Clay

  Lucama loo-CAH-muh Uwharrie you-WHAR-ee

Cleveland

KLEVE-land

Macon

MA-kon

Valle Crucis VALL-ee CRU-sis

Columbus

Ko-LUM-bus

Madison

MAD-i-sun

Vance  
Concord CON-CORD

Martin

MAR-tin

Lake Waccamaw

WOK-uh-maw

Conetoe kuh-NEE-tuh Mayodan MAY-uh-dan Wake  
Contentnea kun-TENT-nea

McDowell

Mc-DOW-well

Wanchese WAN-cheese
Cooleemee COOL-uh-mee Mebane MEB-in

Warren

WAR-en

Cornatzer KOR-natz-er

Mecklenburg

MECK-len-burg

Washington

 
Corolla kuh-RAHL-uh Meherrin River muh-HERR-in

Watauga

Wa-TAW-ga

Craven

KRA-ven

Mitchell

MIT-chull

Wayne

WAIN

Creswell KRESS-well

Montgomery

Mont-GOM-er-ee

Wendell win-DELL
Croatan CROW-uh-tan

Moore

MORE

Wilkes

WILX

Cullasaja cool-uh-SAY-juh Nantahala nan-tuh-HAY-luh

Wilson

WILL-sun

Cullowhee CULL-uh-whee

Nash

  Wingate WIN-get

Cumberland

KUM-bur-lund

New Hanover

New HAN-o-ver

Winnabow WINN-uh-boe

Currituck

KURR-i-tuck

Norlina nor-LINE-uh

Yadkin

YAD-kin

Dare

 

Northampton

Nor-THAMP-ton

Yancey

YANT-see

Davidson

DAVE-id-sun

Ocracoke OH-kruh-coke Yeopim YOE-pim

Davie

DA-vee

Onslow

ONNS-lo

Zebulon ZEB-you-lun

 


About Bland Simpson

Bland Simpson directs the University of North Carolina at Chapel Hill's Creative Writing Program, and he is a longtime member of the Tony Award-winning Red Clay Ramblers. His latest book is Ghost Ship of Diamond Shoals, The Mystery of the Carroll A. Deering (2002), and his earlier books include Heart of the Country (1983), The Great Dismal (1990), The Mystery of Beautiful Nell Cropsey (1993), and Into the Sound Country: A Carolinian's Coastal Plain (1997), with photography by his wife, Ann Cary Simpson. He has also collaborated on such musicals as King Mackerel & the Blues are Running, Kudzu, Diamond Studs, and the three-time Broadway and international hit Fool Moon. Simpson, who grew up in both Elizabeth City (Pasquotank County) and Chapel Hill (Orange County), has won the Governor's Award "Conservation Communicator of the Year" (1998) and the Brown-Hudson Award from the NC Folklore Society (1999); he was 2002 Chair of the North Carolina Writers Conference.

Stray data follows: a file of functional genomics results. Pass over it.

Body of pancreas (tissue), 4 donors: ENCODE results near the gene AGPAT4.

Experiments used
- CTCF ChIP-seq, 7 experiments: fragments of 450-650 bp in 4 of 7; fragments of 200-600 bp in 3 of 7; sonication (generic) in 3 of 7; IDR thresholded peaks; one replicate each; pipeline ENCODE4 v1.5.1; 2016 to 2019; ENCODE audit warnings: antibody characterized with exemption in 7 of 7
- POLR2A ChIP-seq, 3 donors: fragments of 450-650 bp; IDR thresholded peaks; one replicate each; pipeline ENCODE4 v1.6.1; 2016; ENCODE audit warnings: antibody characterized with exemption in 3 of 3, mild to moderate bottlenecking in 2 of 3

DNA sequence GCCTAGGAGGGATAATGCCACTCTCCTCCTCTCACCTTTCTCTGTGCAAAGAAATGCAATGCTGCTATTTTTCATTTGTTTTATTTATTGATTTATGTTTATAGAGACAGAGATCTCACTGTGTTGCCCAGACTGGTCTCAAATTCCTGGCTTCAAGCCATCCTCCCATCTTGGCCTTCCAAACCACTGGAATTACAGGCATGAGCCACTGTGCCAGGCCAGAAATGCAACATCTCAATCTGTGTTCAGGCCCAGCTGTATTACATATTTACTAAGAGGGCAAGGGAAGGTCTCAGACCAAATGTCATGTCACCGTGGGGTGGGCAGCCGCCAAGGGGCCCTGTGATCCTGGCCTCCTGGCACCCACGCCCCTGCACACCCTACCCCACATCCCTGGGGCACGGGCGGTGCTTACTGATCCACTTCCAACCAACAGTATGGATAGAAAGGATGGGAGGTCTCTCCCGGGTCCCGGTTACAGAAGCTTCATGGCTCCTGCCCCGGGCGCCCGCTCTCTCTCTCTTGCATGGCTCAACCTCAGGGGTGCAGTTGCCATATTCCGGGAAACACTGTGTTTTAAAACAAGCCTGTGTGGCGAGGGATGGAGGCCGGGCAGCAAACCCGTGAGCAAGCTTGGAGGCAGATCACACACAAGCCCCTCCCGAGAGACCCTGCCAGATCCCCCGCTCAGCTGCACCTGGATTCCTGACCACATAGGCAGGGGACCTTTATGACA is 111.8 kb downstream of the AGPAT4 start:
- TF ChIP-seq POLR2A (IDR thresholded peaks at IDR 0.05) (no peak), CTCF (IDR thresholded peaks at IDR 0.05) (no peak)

About Michael McFee

Michael McFee was born in Asheville, North Carolina, in 1954, and grew up in the small town of Arden in the Blue Ridge Mountains. He received his B.A. (1976) and M.A. (1978) from the University of North Carolina at Chapel Hill. He has been poet-in-residence at Cornell and Lawrence Universities, and is now a Professor of English at his alma mater, where he teaches poetry writing and contemporary North Carolina literature.

Among his collections of poetry are Earthly (Carnegie Mellon University Press, 2001), Colander (Carnegie Mellon, 1996), To See (a collaboration with photographer Elizabeth Matheson: North Carolina Wesleyan College Press, 1991), Sad Girl Sitting on a Running Board (Gnomon Press, 1991), and Vanishing Acts (Gnomon, 1989). He has also edited two anthologies of North Carolina literature: This Is Where We Live: Short Stories by 25 Contemporary North Carolina Writers (University of North Carolina Press, 2000) and The Language They Speak Is Things to Eat: Poems by Fifteen Contemporary North Carolina Poets (UNC Press, 1994).


Technical Note:

The recordings of North Carolina County names are saved as MP3 files. Most current audio players, including RealPlayer, Windows Media Player, and QuickTime for Macintosh, can play MP3s. Visit mpeg.org for more information about playing MP3s (http://www.mpeg.org/MPEG/MPEG-audio-player.html).

The recordings of Bland Simpson and Michael McFee were made by recording engineer John Loy in the Manuscripts Department's John M. Rivers Audio Preservation Studio.

 

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This page was last updated Thursday, February 16, 2006.